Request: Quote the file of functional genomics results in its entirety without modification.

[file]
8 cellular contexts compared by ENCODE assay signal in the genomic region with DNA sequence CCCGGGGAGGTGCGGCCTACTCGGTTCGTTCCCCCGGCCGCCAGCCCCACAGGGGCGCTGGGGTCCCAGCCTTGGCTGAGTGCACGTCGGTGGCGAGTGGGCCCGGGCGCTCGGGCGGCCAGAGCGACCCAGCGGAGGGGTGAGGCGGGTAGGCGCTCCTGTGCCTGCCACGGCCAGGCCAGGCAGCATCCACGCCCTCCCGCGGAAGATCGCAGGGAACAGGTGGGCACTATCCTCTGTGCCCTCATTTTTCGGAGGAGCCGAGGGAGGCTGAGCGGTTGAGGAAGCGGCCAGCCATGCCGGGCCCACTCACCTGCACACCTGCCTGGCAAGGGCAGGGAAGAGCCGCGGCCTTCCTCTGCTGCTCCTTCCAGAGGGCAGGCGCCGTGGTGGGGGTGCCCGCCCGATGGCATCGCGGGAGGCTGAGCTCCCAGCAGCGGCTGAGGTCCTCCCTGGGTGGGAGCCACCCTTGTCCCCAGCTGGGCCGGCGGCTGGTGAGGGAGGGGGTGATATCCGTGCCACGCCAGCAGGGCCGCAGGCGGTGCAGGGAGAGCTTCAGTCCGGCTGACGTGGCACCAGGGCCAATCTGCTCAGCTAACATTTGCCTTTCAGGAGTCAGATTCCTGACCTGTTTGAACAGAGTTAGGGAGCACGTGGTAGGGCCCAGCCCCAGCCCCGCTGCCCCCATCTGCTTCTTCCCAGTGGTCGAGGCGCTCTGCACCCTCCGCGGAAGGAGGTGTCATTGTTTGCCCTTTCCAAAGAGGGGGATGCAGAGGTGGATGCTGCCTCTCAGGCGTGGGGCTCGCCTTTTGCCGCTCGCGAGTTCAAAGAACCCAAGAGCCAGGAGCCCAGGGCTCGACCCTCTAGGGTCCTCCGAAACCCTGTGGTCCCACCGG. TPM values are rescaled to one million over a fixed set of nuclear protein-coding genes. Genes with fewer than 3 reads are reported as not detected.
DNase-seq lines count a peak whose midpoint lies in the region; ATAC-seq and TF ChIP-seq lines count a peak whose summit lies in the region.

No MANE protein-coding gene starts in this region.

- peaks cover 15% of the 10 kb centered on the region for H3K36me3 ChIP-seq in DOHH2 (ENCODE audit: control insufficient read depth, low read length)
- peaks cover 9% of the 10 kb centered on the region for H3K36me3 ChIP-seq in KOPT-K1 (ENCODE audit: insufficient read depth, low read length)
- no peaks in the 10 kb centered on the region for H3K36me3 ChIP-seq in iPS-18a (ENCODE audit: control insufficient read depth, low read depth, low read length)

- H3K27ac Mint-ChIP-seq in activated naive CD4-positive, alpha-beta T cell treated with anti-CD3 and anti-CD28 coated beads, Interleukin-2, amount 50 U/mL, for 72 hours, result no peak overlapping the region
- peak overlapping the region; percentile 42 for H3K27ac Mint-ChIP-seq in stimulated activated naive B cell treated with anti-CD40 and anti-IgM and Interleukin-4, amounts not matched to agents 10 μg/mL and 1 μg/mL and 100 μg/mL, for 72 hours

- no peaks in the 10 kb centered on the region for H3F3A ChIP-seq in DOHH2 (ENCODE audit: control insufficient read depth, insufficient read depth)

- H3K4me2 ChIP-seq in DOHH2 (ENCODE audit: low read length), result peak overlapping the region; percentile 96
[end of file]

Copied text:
8 cellular contexts compared by ENCODE assay signal in the genomic region with DNA sequence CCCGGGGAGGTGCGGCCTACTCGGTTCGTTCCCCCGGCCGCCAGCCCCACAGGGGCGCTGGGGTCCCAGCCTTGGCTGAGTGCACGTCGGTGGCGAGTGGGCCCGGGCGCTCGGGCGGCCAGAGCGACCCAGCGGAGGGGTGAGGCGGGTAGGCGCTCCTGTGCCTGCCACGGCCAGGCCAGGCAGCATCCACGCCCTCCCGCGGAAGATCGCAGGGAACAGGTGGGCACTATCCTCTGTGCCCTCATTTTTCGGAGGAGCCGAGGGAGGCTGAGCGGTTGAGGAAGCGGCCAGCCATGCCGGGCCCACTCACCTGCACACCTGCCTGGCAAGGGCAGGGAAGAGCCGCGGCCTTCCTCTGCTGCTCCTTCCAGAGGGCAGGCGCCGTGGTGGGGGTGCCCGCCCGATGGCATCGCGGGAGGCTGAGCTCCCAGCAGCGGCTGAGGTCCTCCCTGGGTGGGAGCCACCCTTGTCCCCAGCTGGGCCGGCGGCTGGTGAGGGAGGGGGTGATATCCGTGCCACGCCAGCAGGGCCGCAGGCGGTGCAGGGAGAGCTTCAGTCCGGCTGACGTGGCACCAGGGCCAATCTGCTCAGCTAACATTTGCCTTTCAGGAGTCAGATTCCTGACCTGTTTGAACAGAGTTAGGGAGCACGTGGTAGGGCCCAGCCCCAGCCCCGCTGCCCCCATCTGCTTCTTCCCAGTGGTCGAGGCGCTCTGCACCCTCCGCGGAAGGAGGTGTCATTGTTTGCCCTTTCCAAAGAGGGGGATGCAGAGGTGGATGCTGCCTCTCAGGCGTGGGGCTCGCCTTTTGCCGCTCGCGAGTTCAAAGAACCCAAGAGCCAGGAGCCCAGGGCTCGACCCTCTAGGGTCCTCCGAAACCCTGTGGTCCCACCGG. TPM values are rescaled to one million over a fixed set of nuclear protein-coding genes. Genes with fewer than 3 reads are reported as not detected.
DNase-seq lines count a peak whose midpoint lies in the region; ATAC-seq and TF ChIP-seq lines count a peak whose summit lies in the region.

No MANE protein-coding gene starts in this region.

- peaks cover 15% of the 10 kb centered on the region for H3K36me3 ChIP-seq in DOHH2 (ENCODE audit: control insufficient read depth, low read length)
- peaks cover 9% of the 10 kb centered on the region for H3K36me3 ChIP-seq in KOPT-K1 (ENCODE audit: insufficient read depth, low read length)
- no peaks in the 10 kb centered on the region for H3K36me3 ChIP-seq in iPS-18a (ENCODE audit: control insufficient read depth, low read depth, low read length)

- H3K27ac Mint-ChIP-seq in activated naive CD4-positive, alpha-beta T cell treated with anti-CD3 and anti-CD28 coated beads, Interleukin-2, amount 50 U/mL, for 72 hours, result no peak overlapping the region
- peak overlapping the region; percentile 42 for H3K27ac Mint-ChIP-seq in stimulated activated naive B cell treated with anti-CD40 and anti-IgM and Interleukin-4, amounts not matched to agents 10 μg/mL and 1 μg/mL and 100 μg/mL, for 72 hours

- no peaks in the 10 kb centered on the region for H3F3A ChIP-seq in DOHH2 (ENCODE audit: control insufficient read depth, insufficient read depth)

- H3K4me2 ChIP-seq in DOHH2 (ENCODE audit: low read length), result peak overlapping the region; percentile 96